Scientific inquiries that we undertake
Our contribution to the area of nanoscience is to develop new methodologies to fabricate different hybrid nanomaterials and study their new advanced properties. Hybrid nanomaterials – a unique class of materials that are formed by the integration of two or more materials at the molecular or nanometer length scale – are well known to exhibit fundamentally new properties and phenomena. Our group is interested in preparing hybrid nanostructures based on organic-inorganic, metal-metal and metal-semiconductor nanomaterials. Also, we are interested in studying the new improved properties that are most likely expected to emerge from these nanohybrid systems. Some of the studies that we are examining are:
Self-assembly and aggregation studies: Control over higher order nanostructures:
We are interested in developing general and simple strategies to integrate individual nanocomponents into higher order nanostructures. Our efforts involve the tuning of surface properties of individual nanoparticles, so that their inter-particle interactions can be controlled. Another desire is to achieve a fundamental understanding, and thereby a better control on the various forces involved in the process of nanoparticle self-assembly.
We believe that the ability to control interparticle forces not only improves the existing nanoparticle functionalities but paves the way for newer properties as well. A proof of concept in this direction was demonstrated, wherein the regulation of interparticle forces—revealing controlled aggregation—has been successfully translated into the trapping and scavenging of toxic ions. A perfect balance between the attractive and repulsive forces is achieved by tuning the [+] and [−] ligands on the surface of heterogeneously charged metal NPs.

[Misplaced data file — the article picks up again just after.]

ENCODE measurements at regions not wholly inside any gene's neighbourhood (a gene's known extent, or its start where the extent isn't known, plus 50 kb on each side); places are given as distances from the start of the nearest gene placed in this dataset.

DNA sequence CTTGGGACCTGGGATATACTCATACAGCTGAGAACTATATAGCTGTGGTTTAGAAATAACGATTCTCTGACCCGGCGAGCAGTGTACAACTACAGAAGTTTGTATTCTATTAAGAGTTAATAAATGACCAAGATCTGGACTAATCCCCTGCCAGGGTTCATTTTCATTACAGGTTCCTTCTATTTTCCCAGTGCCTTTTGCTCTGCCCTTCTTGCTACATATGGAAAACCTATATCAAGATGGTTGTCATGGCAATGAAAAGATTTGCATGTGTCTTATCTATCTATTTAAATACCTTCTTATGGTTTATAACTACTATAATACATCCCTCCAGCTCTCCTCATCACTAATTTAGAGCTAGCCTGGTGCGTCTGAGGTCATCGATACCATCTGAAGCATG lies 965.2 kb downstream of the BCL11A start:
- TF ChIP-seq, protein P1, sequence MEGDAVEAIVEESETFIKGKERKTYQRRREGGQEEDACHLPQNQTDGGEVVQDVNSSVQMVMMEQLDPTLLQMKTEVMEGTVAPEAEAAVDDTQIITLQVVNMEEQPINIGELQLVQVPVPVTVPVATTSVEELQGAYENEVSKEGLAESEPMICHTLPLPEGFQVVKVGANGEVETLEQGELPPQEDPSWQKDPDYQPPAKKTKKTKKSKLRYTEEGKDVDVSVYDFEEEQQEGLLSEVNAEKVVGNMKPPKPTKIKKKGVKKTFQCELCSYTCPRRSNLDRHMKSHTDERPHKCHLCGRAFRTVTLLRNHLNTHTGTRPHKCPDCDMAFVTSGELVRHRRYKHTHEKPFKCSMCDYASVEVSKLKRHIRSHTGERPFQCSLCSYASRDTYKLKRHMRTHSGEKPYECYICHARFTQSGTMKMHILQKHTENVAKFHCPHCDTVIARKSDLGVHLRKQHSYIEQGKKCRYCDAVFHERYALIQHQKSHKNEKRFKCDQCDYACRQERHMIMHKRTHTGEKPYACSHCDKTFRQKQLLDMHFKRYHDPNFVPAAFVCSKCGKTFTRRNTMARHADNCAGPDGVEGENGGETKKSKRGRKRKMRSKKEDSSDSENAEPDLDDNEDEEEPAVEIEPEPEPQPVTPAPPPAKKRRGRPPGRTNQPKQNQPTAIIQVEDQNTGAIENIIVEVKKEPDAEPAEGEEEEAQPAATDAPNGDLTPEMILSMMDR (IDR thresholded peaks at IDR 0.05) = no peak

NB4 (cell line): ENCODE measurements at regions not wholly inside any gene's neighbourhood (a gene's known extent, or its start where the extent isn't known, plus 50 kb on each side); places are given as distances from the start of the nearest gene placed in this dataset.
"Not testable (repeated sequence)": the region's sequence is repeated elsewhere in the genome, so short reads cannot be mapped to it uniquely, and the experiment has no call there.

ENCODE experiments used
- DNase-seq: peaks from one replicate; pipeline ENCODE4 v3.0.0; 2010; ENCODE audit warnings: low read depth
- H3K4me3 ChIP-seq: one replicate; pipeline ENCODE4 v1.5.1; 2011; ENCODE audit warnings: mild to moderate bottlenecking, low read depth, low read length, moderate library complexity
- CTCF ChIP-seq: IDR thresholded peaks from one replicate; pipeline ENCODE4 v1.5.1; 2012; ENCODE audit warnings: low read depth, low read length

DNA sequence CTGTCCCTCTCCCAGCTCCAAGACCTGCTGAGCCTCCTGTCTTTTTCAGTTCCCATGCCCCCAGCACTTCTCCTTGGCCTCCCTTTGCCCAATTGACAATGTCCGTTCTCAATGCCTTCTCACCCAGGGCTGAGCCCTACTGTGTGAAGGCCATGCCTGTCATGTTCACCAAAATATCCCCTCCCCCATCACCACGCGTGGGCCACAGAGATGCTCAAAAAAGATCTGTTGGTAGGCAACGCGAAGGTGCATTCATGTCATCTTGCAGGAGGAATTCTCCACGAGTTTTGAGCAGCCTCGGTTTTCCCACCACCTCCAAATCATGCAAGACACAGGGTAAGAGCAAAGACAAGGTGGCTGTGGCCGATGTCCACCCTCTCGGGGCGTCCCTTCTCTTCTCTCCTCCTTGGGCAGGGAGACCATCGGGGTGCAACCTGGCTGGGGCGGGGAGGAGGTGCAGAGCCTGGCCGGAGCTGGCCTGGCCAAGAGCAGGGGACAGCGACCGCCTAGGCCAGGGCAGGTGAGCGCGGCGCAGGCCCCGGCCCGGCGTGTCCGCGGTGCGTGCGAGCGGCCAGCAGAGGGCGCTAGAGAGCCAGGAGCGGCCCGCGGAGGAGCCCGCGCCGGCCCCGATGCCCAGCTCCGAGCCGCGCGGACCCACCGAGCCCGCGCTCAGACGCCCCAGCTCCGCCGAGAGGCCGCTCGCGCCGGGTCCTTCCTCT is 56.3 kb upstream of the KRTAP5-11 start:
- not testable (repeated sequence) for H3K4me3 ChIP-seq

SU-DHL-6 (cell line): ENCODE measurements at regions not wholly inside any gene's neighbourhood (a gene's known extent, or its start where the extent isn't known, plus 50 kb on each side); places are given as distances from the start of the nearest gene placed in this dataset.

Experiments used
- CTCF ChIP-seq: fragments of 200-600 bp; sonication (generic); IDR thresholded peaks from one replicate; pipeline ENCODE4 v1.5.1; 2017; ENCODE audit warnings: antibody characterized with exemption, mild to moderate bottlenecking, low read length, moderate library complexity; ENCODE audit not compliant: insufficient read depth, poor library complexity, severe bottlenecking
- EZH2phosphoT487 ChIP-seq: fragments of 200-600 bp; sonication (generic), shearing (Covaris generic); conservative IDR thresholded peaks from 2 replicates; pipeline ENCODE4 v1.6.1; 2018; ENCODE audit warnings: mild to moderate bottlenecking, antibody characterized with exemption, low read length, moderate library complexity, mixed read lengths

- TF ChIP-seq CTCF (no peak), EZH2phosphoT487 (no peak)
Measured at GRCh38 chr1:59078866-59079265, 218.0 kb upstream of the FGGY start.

For more details check: Chem. Mater. 2016, 28, 2348.
Out ultimate aim here is to use our knowledge and ability to control forces to develope living self-assembles systems far from equilibrium based on metal and semiconductor nanomaterials.
Students in-charge: Sumit Roy, Shreya Tyagi.
Nanocatalysis: Control over rate and amount of catalyst
How can one improve the efficiency of a known catalyst in a known catalytic reaction? Is the mechanism invloved in some of the traditional catalytic reactions well understood? These are some of the questions that we are trying to address by controlling the interactions between the catalysts and substrates..
In one example, we have demonstrated the potency of electrostatic effects arising from nanoparticle surface in Au-NP-catalyzed reduction of charged substrates. The electrostatic potential around Au NPs is controlled by varying the nature of ligands and ionic strength of the medium. Favorable interactions arising from the attraction between oppositely charged Au NP and substrates results in the channeling of substrates to the NP surface, which in turn enhances the catalytic reduction.
For more details check: ACS Catal. 2017, 7, 7141.
Students in-charge: Vanshika Jain, Ankit Dhankhar.
Light harvesting studies: Control over optoelectronic properties
Our fundamental aim is to control the interaction between light and nanomaterials by playing with forces, and try to improve various light harvesting properties (like energy & electron transfer, photoconductivity, solar cells etc.)
In one example, we have demonstrated a light induced energy transfer process between cationic environment friendly InP QDs and anionic molecular dye under physiological conditions. The electrostatic attraction between cationic QDs and anionic dyes is responsible for the formation of a strong ground state complex, which resulted in an efficient energy transfer. This is the first example for FRET studies in cationic QDs.
For more details check: Chem. Sci. 2017, 8, 3879 ; ACS Energy Lett. 2019, 4, 1710−1716
The ultimate goal is to utilize the optimized geometries and materials for the fabrication of low cost-high efficient light harvesting devices.
Students in-charge: Pradyut Roy